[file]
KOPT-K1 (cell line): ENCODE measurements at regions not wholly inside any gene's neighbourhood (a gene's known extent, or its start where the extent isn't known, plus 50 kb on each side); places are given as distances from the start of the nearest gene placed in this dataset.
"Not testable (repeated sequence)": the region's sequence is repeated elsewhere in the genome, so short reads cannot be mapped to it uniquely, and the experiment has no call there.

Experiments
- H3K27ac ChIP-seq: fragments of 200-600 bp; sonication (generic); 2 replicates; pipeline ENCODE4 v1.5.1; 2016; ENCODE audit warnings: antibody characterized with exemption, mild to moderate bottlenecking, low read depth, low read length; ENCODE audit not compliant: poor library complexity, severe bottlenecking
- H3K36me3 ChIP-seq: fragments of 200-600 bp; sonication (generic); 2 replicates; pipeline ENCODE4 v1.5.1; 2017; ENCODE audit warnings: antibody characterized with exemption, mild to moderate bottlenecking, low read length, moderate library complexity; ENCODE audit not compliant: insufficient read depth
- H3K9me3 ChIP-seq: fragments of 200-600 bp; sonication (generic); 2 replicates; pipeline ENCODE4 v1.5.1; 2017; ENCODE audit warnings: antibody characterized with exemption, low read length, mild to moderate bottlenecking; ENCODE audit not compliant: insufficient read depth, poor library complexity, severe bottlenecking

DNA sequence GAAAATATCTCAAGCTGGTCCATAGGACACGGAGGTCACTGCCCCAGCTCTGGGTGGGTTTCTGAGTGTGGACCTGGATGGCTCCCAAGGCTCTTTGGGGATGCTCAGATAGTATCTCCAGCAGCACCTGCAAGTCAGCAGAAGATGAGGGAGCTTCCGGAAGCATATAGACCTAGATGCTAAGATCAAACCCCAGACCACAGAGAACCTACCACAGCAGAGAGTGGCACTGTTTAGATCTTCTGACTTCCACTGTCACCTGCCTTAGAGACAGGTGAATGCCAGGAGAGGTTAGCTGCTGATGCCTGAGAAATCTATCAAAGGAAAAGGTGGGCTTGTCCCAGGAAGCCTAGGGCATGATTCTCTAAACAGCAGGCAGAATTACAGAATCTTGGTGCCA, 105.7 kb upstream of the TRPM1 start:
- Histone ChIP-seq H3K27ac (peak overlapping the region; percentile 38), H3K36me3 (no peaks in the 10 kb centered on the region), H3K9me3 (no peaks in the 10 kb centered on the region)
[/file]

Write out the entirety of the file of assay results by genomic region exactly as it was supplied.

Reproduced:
KOPT-K1 (cell line): ENCODE measurements at regions not wholly inside any gene's neighbourhood (a gene's known extent, or its start where the extent isn't known, plus 50 kb on each side); places are given as distances from the start of the nearest gene placed in this dataset.
"Not testable (repeated sequence)": the region's sequence is repeated elsewhere in the genome, so short reads cannot be mapped to it uniquely, and the experiment has no call there.

Experiments
- H3K27ac ChIP-seq: fragments of 200-600 bp; sonication (generic); 2 replicates; pipeline ENCODE4 v1.5.1; 2016; ENCODE audit warnings: antibody characterized with exemption, mild to moderate bottlenecking, low read depth, low read length; ENCODE audit not compliant: poor library complexity, severe bottlenecking
- H3K36me3 ChIP-seq: fragments of 200-600 bp; sonication (generic); 2 replicates; pipeline ENCODE4 v1.5.1; 2017; ENCODE audit warnings: antibody characterized with exemption, mild to moderate bottlenecking, low read length, moderate library complexity; ENCODE audit not compliant: insufficient read depth
- H3K9me3 ChIP-seq: fragments of 200-600 bp; sonication (generic); 2 replicates; pipeline ENCODE4 v1.5.1; 2017; ENCODE audit warnings: antibody characterized with exemption, low read length, mild to moderate bottlenecking; ENCODE audit not compliant: insufficient read depth, poor library complexity, severe bottlenecking

DNA sequence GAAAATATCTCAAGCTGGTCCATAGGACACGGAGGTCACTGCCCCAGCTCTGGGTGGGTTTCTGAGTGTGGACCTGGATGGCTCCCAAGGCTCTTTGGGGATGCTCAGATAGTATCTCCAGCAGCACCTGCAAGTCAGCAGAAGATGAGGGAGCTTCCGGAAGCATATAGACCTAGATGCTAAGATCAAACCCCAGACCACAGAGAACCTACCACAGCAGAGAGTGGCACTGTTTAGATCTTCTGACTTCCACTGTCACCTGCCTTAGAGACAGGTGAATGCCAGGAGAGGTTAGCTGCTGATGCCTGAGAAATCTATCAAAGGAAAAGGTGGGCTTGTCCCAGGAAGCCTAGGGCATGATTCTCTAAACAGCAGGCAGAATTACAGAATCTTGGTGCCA, 105.7 kb upstream of the TRPM1 start:
- Histone ChIP-seq H3K27ac (peak overlapping the region; percentile 38), H3K36me3 (no peaks in the 10 kb centered on the region), H3K9me3 (no peaks in the 10 kb centered on the region)